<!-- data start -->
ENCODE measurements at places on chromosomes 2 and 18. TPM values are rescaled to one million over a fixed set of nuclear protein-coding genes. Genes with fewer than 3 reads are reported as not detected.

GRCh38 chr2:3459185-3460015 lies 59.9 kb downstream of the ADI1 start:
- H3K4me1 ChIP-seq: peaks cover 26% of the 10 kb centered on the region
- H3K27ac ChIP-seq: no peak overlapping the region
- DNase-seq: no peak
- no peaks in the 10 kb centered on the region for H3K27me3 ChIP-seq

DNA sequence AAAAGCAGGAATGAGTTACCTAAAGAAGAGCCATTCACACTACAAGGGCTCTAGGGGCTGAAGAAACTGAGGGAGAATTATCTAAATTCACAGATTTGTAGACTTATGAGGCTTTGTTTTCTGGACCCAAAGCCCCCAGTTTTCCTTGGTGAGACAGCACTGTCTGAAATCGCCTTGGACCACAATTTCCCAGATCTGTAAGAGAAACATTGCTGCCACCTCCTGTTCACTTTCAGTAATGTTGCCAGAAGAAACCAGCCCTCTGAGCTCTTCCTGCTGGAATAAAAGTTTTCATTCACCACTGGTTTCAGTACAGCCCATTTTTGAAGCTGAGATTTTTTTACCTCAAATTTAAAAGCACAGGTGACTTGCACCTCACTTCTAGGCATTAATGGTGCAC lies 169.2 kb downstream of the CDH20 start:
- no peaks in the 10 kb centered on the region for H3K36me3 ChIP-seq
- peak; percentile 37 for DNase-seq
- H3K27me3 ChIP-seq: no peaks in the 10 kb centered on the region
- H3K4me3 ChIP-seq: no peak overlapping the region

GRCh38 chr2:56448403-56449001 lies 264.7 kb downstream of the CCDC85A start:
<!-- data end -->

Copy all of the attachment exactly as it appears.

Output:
ENCODE measurements at places on chromosomes 2 and 18. TPM values are rescaled to one million over a fixed set of nuclear protein-coding genes. Genes with fewer than 3 reads are reported as not detected.

GRCh38 chr2:3459185-3460015 lies 59.9 kb downstream of the ADI1 start:
- H3K4me1 ChIP-seq: peaks cover 26% of the 10 kb centered on the region
- H3K27ac ChIP-seq: no peak overlapping the region
- DNase-seq: no peak
- no peaks in the 10 kb centered on the region for H3K27me3 ChIP-seq

DNA sequence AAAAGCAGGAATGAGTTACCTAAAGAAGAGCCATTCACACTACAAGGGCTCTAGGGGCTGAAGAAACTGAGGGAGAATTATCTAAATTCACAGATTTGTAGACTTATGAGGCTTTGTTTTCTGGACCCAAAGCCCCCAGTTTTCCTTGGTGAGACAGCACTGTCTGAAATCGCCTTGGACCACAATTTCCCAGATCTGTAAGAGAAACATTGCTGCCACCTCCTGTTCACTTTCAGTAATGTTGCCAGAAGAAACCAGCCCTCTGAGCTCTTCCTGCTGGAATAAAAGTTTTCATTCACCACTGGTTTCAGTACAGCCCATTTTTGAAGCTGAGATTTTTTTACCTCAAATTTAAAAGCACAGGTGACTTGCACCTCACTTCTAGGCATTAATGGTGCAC lies 169.2 kb downstream of the CDH20 start:
- no peaks in the 10 kb centered on the region for H3K36me3 ChIP-seq
- peak; percentile 37 for DNase-seq
- H3K27me3 ChIP-seq: no peaks in the 10 kb centered on the region
- H3K4me3 ChIP-seq: no peak overlapping the region

GRCh38 chr2:56448403-56449001 lies 264.7 kb downstream of the CCDC85A start: